Križevci statutes entered in the Register of Cultural Heritage of the Republic of Croatia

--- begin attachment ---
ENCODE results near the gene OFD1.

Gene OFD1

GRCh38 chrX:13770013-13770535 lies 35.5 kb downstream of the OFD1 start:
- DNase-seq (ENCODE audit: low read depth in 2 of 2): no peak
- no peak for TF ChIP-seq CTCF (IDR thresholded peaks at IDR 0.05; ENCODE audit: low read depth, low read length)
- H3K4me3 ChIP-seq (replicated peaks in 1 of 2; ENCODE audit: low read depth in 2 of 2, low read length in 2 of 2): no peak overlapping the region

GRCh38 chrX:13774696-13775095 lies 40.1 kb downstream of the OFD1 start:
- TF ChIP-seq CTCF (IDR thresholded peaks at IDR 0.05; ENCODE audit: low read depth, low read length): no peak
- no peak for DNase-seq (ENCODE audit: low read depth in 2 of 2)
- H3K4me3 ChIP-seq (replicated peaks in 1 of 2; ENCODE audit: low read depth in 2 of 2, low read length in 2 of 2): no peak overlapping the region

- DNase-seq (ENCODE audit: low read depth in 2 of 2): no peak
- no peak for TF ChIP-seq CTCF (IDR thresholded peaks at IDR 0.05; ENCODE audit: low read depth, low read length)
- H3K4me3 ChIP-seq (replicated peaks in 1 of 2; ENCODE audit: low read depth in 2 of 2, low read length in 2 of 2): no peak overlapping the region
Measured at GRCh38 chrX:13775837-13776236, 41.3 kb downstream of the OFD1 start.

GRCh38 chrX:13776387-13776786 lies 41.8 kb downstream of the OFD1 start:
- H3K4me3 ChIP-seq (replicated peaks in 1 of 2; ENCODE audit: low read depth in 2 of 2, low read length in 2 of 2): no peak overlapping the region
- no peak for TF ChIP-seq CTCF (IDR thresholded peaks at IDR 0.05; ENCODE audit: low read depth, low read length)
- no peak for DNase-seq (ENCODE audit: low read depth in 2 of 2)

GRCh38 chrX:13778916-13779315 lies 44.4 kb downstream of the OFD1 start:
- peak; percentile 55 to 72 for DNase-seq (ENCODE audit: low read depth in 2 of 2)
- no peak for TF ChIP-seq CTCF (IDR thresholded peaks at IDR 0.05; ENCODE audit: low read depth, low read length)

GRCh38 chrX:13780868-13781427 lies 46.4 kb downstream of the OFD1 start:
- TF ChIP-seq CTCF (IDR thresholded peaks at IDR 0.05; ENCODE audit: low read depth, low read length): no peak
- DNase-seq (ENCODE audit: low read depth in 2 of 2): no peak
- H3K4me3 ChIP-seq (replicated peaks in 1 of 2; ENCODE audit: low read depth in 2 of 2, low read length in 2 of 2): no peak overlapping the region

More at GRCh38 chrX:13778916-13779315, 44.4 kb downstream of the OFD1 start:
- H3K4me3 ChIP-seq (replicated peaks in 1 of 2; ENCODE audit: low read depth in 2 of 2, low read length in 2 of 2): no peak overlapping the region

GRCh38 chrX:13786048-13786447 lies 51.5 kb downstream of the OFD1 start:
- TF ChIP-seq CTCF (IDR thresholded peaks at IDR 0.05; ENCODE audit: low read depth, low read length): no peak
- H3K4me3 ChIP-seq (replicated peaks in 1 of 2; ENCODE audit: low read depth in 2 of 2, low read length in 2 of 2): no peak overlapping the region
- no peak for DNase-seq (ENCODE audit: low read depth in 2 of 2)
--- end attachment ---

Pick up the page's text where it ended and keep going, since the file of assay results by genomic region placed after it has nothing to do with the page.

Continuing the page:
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first_imgThe first concrete step was taken in the protection of the Križevci Statutes as an intangible cultural asset, and they received preventive protection and as such were entered in the Register of Cultural Heritage of the Republic of Croatia, reports the City of Križevci. The next step that the City of Križevci plans to take is to apply for the Call of the Ministry of Culture to propose a program of public needs in culture of the Republic of Croatia for 2020, for the program of protection and preservation of intangible cultural assets. The announcement is expected on September 4, 2019. The decision submitted by the Ministry of Culture states that “following the above, it is assumed that the Križevci statutes – wine-pajda rules have the status of cultural property and based on the provision of Article 10 of the Law on Protection and Preservation of Cultural Heritage, a decision on their preventive protection.” Križevci statutes – a set of rules and regulations of behavior in cheerful company with various wine festivities The bearers of this custom are civic families in Križevci, the general public and the population in Križevci and Potkalnički Prigorje, associations and cultural and artistic societies. Source: Krizevacki-statuti.hrcenter_img Namely, the City of Križevci, in cooperation with the City Museum of Križevci and the Tourist Board of the City of Križevci, reported the Križevci Statutes to the Ministry of Culture with the aim of obtaining protection, ie acquiring the status of protected intangible cultural property. The Križevci statutes are written rules of good behavior at the table, and they were created so that everything would be respected at public festivities, no one would be insulted and there would be no drunks. The statutes of Križevci have been mentioned since the 18th century, and without them real fun and festivities are hard to imagine. Three toasts must be held in every society: for the homeland, for a friend and for the fairer sex. When saying toasts, a “digital” (ornate) way of speaking is nurtured. This gives the Statutes patriotic, sociological and literary value. Customs according to the statutes of Križevci are one of the most important features of the recognizability of the city and its surroundings, and many guests of the city and its surroundings have been fondly remembering these old, good customs for decades. People have always known how to have fun, break the monotony of everyday life in the company of friends and so that everyone will remember. Statutes and occasions in which they are used were created as a kind of counterpoint to the Parliaments held in Križevci and in a sense parody and satirize them. Find out more about the Križevci statutes herelast_img read more